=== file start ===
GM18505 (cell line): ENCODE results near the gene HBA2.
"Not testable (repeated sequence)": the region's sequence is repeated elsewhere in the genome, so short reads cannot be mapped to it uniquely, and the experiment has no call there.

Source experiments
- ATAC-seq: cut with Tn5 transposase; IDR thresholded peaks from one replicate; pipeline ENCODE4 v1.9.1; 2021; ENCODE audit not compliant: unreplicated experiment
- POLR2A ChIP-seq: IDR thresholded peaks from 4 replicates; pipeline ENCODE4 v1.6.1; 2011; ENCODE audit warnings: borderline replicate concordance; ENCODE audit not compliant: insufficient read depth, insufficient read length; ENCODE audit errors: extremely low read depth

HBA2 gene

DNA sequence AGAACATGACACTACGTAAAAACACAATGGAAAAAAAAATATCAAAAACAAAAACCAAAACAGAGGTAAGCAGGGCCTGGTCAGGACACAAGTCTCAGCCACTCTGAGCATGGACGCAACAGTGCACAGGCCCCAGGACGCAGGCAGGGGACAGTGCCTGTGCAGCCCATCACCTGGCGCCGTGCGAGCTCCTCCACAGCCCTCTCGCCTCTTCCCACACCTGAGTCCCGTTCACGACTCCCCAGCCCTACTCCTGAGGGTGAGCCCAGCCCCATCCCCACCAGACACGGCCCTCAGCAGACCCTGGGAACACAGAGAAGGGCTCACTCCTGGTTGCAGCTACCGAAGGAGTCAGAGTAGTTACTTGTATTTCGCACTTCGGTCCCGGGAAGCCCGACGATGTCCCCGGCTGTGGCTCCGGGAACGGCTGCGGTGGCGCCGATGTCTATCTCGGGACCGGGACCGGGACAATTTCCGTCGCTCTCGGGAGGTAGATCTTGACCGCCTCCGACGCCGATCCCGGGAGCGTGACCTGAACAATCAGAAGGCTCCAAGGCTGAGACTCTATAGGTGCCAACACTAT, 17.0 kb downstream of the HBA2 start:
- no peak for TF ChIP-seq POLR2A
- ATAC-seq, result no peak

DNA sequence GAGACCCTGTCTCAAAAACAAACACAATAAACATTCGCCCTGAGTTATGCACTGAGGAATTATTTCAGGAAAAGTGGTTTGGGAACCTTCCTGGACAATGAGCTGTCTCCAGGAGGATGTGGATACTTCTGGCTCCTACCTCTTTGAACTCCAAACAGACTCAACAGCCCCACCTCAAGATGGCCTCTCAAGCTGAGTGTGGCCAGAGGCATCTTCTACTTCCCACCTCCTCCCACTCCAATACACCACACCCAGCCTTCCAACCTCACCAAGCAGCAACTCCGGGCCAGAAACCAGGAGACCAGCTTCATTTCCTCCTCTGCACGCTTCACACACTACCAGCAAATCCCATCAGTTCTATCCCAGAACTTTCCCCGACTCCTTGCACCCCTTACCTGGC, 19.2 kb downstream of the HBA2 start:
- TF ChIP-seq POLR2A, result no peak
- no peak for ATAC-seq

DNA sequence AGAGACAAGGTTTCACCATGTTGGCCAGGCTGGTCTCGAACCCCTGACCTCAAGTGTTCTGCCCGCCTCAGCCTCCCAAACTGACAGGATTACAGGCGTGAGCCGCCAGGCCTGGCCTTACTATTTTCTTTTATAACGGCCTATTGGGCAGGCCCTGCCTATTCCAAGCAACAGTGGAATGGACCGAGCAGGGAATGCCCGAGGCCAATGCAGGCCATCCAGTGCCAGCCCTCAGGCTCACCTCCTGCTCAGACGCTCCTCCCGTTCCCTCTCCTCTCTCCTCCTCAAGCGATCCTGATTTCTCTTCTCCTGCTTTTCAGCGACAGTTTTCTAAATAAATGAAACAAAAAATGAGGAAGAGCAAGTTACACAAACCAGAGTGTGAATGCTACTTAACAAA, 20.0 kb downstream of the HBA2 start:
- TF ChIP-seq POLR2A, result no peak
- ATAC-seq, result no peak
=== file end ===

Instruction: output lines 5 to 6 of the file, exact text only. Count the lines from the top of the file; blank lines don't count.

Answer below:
- POLR2A ChIP-seq: IDR thresholded peaks from 4 replicates; pipeline ENCODE4 v1.6.1; 2011; ENCODE audit warnings: borderline replicate concordance; ENCODE audit not compliant: insufficient read depth, insufficient read length; ENCODE audit errors: extremely low read depth

HBA2 gene